• Open Access

Guidance on human health risk-benefit assessment of foods


  • EFSA Scientific Committee

  • Scientific committee members: Susan Barlow, Andrew Chesson, John D. Collins, Albert Flynn, Corrado L. Galli, Anthony Hardy, Klaus-Dieter Jany, Michael-John Jeger, Ada Knaap, Harry Kuiper, John-Christian Larsen, David Lovell, Josef Schlatter, Vittorio Silano, Frans Smulders, Philippe Vannier.
  • Correspondence: scientific.committee@efsa.europa.eu
  • Acknowledgement: EFSA wishes to thank the members of the Working Group on Risk Benefit Assessment for the preparation of the draft opinion: Ada Knaap (Chair), Diane Benford, Alan Boobis, Helmut Heseker, Rolaf van Leeuwen, Hildegard Przyrembel, Ivonne Rietjens, Josef Schlatter and Ivar Vågsholm and EFSA's staff member Bernard Bottex for the support provided to this EFSA scientific output.
  • Adoption date: 29 June 2010
  • Published date: 12 July 2010
  • Question number: EFSA-Q-2007-0043
  • On request from: EFSA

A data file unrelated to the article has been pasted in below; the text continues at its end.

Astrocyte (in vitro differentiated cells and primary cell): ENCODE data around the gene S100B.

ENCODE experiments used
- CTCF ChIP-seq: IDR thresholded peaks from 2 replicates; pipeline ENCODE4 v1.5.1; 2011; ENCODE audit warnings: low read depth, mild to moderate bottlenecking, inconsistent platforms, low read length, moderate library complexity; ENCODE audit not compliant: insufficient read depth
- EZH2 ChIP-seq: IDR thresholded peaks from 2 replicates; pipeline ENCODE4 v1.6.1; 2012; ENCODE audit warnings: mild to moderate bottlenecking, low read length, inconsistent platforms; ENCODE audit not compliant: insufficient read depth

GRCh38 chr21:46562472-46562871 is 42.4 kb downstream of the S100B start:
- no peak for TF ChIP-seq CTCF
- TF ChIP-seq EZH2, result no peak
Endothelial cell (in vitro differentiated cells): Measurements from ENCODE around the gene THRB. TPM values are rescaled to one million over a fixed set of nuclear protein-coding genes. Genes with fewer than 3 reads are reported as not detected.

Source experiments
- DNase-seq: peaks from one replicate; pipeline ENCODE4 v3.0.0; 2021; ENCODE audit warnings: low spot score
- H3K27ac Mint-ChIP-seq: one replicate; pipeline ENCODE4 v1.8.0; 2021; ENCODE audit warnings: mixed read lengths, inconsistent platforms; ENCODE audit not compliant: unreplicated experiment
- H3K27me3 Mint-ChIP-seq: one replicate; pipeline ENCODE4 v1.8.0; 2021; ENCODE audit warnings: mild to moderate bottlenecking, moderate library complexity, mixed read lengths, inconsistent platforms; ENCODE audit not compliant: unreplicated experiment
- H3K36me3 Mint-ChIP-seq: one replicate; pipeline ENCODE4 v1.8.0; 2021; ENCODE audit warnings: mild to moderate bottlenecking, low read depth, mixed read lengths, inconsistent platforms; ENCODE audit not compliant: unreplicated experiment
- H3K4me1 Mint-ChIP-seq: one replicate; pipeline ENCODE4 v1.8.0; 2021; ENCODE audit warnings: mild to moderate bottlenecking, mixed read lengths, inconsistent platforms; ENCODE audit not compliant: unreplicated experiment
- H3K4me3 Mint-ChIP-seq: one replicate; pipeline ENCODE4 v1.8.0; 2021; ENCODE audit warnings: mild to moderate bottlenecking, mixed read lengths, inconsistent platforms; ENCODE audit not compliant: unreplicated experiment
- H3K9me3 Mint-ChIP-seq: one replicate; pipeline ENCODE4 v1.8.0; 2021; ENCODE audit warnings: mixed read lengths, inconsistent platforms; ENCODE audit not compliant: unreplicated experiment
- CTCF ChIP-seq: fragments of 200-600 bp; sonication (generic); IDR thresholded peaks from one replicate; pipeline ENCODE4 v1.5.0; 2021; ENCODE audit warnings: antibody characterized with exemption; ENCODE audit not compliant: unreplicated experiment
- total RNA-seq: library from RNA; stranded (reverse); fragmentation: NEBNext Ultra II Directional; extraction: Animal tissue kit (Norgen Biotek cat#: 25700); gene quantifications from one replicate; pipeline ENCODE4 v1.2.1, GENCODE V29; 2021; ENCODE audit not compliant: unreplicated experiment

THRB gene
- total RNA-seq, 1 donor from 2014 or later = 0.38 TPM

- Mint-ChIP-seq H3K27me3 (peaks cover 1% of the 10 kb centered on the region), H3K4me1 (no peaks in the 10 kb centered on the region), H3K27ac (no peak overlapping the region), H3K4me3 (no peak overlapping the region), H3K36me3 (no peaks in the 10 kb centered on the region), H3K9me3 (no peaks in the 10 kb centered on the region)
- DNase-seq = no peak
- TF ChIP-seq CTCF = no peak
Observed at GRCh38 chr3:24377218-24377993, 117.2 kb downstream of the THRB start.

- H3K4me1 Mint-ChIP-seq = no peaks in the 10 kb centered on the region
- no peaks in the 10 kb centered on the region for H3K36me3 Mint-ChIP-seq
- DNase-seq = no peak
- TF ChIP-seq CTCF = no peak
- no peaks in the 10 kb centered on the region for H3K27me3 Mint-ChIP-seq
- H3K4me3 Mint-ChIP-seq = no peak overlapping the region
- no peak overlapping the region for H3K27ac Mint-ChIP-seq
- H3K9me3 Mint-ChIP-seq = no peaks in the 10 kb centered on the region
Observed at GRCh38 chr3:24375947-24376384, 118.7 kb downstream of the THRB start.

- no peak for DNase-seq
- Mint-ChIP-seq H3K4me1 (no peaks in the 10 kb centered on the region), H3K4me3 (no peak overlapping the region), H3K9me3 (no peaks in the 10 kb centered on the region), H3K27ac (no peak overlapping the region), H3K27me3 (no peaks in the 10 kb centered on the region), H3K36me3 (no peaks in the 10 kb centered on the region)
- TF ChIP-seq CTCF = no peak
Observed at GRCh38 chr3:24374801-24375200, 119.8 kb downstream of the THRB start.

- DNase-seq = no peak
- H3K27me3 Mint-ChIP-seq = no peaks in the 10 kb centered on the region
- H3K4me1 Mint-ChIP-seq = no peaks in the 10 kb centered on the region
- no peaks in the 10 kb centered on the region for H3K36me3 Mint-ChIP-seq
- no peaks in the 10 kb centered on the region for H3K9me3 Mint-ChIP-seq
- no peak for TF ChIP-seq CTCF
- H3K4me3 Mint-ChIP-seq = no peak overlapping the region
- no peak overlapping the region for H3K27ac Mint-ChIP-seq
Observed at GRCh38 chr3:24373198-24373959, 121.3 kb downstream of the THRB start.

The Scientific Committee of the European Food Safety Authority (EFSA) developed guidance for performing risk-benefit assessments of food. The document focuses on human health risks and human health benefits, and does not address social, economic and other considerations such as “cost-effectiveness” considerations. It is considered as essential that formulation of the problem precedes the risk-benefit assessment as such. Agreement between the risk-benefit assessor and the risk-benefit manager on the terms of reference should be reached in order to ensure that the outcome of the assessment is useful and relevant for the risk-benefit manager goals. A stepwise approach is recommended for the risk-benefit assessment, i.e. i) initial assessment, addressing the question whether the health risks clearly outweigh the health benefits or vice versa, ii) refined assessment, aiming at providing semi-quantitative or quantitative estimates of risks and benefits at relevant exposure by using common metrics, and iii) comparison of risks and benefits using a composite metric such as DALYs or QALYs to express the outcome of the risk-benefit assessment as a single net health impact value. The outcome of each step of the assessment should also include a narrative of the strengths and weaknesses of the evidence base and its associated uncertainties. After each step of the risk-benefit assessment, discussion should take place between the risk-benefit assessor and the risk-benefit manager on whether sufficient information has been provided or whether the terms of reference should be refined in order to proceed with the next step of the assessment. Two examples (selenium as an indispensable nutrient, and fish consumption) illustrate the proposed approach for risk-benefit assessment.